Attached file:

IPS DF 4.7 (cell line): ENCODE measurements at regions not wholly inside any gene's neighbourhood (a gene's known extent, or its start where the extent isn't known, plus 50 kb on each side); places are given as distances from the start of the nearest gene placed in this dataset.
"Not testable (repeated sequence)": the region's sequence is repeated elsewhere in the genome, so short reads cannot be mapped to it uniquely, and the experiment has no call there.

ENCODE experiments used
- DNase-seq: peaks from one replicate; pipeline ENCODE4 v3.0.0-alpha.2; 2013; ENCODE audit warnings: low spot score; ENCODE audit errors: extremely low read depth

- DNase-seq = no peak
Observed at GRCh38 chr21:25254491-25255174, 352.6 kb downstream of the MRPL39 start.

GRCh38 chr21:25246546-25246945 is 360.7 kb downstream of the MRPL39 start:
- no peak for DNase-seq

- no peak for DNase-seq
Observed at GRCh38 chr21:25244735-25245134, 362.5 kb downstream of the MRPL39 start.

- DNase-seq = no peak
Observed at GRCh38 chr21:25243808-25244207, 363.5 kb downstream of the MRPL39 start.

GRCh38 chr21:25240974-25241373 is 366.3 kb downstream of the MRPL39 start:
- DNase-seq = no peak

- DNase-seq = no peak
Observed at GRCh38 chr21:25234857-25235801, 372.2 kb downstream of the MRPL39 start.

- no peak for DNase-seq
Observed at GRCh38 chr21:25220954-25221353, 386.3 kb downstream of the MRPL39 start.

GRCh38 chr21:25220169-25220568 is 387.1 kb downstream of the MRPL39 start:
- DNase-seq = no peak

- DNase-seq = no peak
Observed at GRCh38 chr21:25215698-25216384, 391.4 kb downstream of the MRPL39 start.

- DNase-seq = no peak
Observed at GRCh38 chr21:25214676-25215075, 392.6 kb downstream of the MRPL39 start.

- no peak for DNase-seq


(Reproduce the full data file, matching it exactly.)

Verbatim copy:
IPS DF 4.7 (cell line): ENCODE measurements at regions not wholly inside any gene's neighbourhood (a gene's known extent, or its start where the extent isn't known, plus 50 kb on each side); places are given as distances from the start of the nearest gene placed in this dataset.
"Not testable (repeated sequence)": the region's sequence is repeated elsewhere in the genome, so short reads cannot be mapped to it uniquely, and the experiment has no call there.

ENCODE experiments used
- DNase-seq: peaks from one replicate; pipeline ENCODE4 v3.0.0-alpha.2; 2013; ENCODE audit warnings: low spot score; ENCODE audit errors: extremely low read depth

- DNase-seq = no peak
Observed at GRCh38 chr21:25254491-25255174, 352.6 kb downstream of the MRPL39 start.

GRCh38 chr21:25246546-25246945 is 360.7 kb downstream of the MRPL39 start:
- no peak for DNase-seq

- no peak for DNase-seq
Observed at GRCh38 chr21:25244735-25245134, 362.5 kb downstream of the MRPL39 start.

- DNase-seq = no peak
Observed at GRCh38 chr21:25243808-25244207, 363.5 kb downstream of the MRPL39 start.

GRCh38 chr21:25240974-25241373 is 366.3 kb downstream of the MRPL39 start:
- DNase-seq = no peak

- DNase-seq = no peak
Observed at GRCh38 chr21:25234857-25235801, 372.2 kb downstream of the MRPL39 start.

- no peak for DNase-seq
Observed at GRCh38 chr21:25220954-25221353, 386.3 kb downstream of the MRPL39 start.

GRCh38 chr21:25220169-25220568 is 387.1 kb downstream of the MRPL39 start:
- DNase-seq = no peak

- DNase-seq = no peak
Observed at GRCh38 chr21:25215698-25216384, 391.4 kb downstream of the MRPL39 start.

- DNase-seq = no peak
Observed at GRCh38 chr21:25214676-25215075, 392.6 kb downstream of the MRPL39 start.

- no peak for DNase-seq